Research

Accompanying at the end of life

Gloria Miguens

Accompanying is to add something to the lives of others.

Noel Clarasó

The Spanish word “acompañar” (accompany) may lead us to think about a wordplay that includes many other meaningful words. It contains the syllables –pa-; perhaps of “par” (pair), “apañar” (protect); –compa– of “compañero” (companion), “compás” (beat); moving to the rhythm of something or someone.

The definition given by the dictionary is as strong as the word itself: “Accompany is to share time and space with another, to be with or go with somebody else.”

When a new life arrives, we receive them, we embrace them, we take care of them. We can do the same with those who are dying.

The process of accompanying a person at the end of his life is an intense and enriching experience. There are challenging and painful steps and steps full of tenderness and love. It is worth daring.

“Accompanying a person at the end of his/her life doesn’t have to do with great formulas or manuals, but some strategies may be useful. The momentum, however, is always the same: compassion and love for the other.” Gloria Miguens

Accompanying a person at the end of his/her life doesn’t have to do with great formulas or manuals, but some strategies may be useful. The momentum, however, is always the same: compassion and love for the other. The firm and courageous decision to hold that person to the border of his/her life.

Elisabeth Kübler-Ross (1926-2004), medical psychiatrist and one of the first makers of the paradigm shift over death, says in her book On Death and Dying (1989) that “sitting by the bedside of the dying is a gift, and dying is not necessarily a sad and terrible thing. On the contrary, wonderful things can be lived, and a lot of tenderness can be found. “

“sitting by the bedside of the dying is a gift, and dying is not necessarily a sad and terrible thing. On the contrary, wonderful things can be lived, and a lot of tenderness can be found.” Elisabeth Kübler-Ross

One night I had to accompany my mom. It was an intense night, but I remember it as a time of incredibly special intimacy. Physical pain exhausts. Mom was sick, and for a while, she suffered severe pain in one leg. The appointments with the doctor and tests were not successful in giving us an accurate diagnosis. She had had cancer, and there was the possibility of bone metastasis.

That night I decided to stay with her, to make sure she took the pills, to accompany her. Almost immediately, I realized it was not going to be a typical night. Mom could not sleep, I gave her the prescribed medication: a “rescue” dosage of morphine, and we waited for the medication to take effect. Mom was a strong, hardworking, and stubborn Irish woman, this was the way we liked to define herself, but at that time, she was exhausted. I decided to call her doctor. He was kind as usual and advised me accordingly on how to manage mom’s pain.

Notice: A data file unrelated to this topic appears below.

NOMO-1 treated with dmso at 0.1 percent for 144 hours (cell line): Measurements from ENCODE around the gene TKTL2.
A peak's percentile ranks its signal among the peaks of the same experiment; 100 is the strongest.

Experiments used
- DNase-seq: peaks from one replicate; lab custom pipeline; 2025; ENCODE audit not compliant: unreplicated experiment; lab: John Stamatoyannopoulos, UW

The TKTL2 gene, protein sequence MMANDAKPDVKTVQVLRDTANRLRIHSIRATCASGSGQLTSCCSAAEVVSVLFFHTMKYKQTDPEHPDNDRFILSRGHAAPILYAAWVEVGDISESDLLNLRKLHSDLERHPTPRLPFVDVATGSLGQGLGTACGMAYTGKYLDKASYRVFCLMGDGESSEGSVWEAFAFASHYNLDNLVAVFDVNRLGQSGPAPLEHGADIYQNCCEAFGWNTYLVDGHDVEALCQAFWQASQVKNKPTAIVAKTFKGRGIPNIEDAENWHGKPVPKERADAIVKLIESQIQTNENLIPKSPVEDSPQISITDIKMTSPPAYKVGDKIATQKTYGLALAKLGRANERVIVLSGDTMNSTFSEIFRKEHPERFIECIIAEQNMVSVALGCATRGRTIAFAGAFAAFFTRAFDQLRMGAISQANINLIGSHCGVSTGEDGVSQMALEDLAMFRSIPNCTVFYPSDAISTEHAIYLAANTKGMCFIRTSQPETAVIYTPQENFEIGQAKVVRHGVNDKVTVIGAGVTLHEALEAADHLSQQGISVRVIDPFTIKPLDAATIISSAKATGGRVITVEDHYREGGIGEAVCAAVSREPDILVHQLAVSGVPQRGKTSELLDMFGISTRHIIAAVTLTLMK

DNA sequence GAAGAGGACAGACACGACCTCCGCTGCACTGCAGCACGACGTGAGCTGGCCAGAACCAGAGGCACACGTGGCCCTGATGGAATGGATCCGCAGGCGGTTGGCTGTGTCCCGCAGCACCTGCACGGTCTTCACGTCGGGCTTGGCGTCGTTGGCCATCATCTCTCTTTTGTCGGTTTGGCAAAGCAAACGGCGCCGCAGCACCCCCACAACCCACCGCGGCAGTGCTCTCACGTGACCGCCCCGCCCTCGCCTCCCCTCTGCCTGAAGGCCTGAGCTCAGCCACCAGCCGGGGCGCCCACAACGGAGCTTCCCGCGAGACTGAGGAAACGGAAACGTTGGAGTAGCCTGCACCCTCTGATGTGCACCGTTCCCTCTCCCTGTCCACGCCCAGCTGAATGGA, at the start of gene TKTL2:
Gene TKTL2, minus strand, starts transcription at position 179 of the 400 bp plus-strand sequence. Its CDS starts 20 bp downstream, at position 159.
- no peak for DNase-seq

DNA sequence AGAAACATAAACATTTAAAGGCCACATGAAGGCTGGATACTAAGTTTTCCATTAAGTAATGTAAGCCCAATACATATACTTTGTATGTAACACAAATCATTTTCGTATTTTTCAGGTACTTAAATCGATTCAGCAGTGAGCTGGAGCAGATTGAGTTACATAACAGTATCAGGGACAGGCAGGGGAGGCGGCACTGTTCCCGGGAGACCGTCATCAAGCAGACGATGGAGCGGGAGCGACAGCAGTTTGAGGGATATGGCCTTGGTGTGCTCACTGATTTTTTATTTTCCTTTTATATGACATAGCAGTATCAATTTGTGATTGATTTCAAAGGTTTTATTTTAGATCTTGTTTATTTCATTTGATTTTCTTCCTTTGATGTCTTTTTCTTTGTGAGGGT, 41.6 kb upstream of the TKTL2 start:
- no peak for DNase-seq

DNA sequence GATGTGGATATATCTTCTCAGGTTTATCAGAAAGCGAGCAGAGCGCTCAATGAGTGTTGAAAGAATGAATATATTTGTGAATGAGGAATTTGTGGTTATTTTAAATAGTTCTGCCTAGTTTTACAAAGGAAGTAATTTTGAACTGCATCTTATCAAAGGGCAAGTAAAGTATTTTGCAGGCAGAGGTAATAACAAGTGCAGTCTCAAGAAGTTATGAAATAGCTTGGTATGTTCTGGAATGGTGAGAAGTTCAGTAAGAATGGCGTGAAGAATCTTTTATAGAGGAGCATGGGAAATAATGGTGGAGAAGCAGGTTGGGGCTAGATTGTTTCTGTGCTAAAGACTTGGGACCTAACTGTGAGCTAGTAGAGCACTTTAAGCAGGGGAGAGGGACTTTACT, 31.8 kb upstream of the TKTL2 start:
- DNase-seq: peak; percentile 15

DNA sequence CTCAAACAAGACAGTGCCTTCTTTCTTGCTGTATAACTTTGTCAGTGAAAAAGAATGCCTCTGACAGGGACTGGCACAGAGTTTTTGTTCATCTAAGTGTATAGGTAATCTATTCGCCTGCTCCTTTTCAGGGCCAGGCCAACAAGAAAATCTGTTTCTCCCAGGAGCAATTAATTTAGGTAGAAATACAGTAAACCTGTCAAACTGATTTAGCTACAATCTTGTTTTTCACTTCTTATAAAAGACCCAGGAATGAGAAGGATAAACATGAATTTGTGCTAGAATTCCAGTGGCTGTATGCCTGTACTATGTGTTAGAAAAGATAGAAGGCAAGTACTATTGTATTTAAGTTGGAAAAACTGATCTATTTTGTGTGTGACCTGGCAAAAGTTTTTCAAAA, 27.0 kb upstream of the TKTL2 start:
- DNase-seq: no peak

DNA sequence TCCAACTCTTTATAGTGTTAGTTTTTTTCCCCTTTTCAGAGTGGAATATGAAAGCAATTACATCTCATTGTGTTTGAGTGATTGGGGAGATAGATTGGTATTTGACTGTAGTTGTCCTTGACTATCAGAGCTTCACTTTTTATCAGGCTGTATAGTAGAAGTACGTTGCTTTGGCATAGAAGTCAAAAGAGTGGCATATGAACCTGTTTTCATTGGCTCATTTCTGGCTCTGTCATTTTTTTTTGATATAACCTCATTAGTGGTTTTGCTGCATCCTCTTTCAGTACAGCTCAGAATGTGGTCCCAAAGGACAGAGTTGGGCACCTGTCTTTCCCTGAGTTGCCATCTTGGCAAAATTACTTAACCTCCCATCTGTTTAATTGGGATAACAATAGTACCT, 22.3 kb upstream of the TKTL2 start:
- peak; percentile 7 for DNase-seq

At three o’clock, however, the pain did not relent. I called mom’s beloved neighbor, medical anesthetist, and asked for help. She was kind enough to help us leaving aside sleep and fatigue.

Mom was moaning softly, so I wouldn’t listen. I saw her sitting down several times; it was the most relieving position for her. I noticed that she had no strength to stand sitting. I felt helpless, defeated. I did not know what else to do. So I got behind her and let her body lean on mine. I wrapped her with my arms and legs (a kind of human chair). I could not ease her pain, but I could hold her and accompany her as she had done to me many times. I held her in this way for a long time.

“Mom, I’m with you,” I whispered.

It was all I could offer at that time. Now I was cradling her. A bit later, she finally fell asleep.

There are no perfect formulas to accompany others on the end of life. But experience showed me that some tools might help.

  1. Making eye contact when the person talks to us.
  2. Sounding out with questions/invitations to know what and how much the person knows about what is happening. (For example, I feel that you’re upset/sad/ angry, would you like to talk about it)?
  3. Not judging by what he/she says or feels.
  4. Being honest and careful with the answers.
  5. If the person talks about his/her possible death, ask: are you afraid?
  6. Allowing us to mourn with them.

Gloria Miguens is the author of this book  

Hospice Chaplaincy is committed to promoting excellence in spiritual care at the end of life. Our mission is to advance research initiatives that promote a better understanding of the psychosocial and psycho-spiritual aspects of end of life care. We are dedicated to providing patient advocacy, support and education services to individuals, clergy and medical professionals resulting in improvements in providing quality spiritual care at the end of life.

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